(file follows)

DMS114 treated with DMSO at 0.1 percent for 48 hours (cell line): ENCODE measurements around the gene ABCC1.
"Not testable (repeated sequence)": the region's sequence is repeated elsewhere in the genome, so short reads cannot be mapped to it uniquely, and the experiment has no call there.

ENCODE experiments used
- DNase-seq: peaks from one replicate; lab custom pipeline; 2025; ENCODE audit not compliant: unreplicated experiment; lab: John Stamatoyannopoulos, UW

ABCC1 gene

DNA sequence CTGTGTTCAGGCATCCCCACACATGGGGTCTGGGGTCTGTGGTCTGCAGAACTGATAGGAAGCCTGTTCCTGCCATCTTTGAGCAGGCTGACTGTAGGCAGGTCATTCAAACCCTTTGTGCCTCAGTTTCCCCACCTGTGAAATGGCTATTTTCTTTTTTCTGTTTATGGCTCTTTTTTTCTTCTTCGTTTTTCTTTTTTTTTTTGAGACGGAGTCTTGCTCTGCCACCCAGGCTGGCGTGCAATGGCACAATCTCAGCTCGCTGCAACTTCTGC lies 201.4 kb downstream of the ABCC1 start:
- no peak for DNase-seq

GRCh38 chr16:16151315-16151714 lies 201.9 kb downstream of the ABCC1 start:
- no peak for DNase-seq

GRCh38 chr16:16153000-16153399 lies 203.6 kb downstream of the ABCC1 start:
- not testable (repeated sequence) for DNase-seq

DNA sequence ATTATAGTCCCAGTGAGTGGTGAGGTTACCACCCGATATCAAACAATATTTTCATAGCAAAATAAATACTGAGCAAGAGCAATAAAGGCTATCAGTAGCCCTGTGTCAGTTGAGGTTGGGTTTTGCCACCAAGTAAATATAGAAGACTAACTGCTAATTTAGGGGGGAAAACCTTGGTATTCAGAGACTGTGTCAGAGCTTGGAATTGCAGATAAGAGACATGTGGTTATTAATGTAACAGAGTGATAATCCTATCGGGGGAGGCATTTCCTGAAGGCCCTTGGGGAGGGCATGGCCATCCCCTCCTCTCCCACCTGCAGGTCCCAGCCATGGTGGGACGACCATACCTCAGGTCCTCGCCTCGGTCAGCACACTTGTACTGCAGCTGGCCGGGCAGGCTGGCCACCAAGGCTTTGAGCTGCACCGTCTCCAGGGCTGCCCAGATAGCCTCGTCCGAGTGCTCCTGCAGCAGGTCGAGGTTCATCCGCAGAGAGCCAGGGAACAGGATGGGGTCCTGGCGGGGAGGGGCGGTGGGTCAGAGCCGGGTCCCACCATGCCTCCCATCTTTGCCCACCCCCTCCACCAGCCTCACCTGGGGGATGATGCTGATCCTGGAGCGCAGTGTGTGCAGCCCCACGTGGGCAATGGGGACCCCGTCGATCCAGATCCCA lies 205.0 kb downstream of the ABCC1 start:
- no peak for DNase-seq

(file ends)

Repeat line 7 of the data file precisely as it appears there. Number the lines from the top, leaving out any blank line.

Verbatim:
- no peak for DNase-seq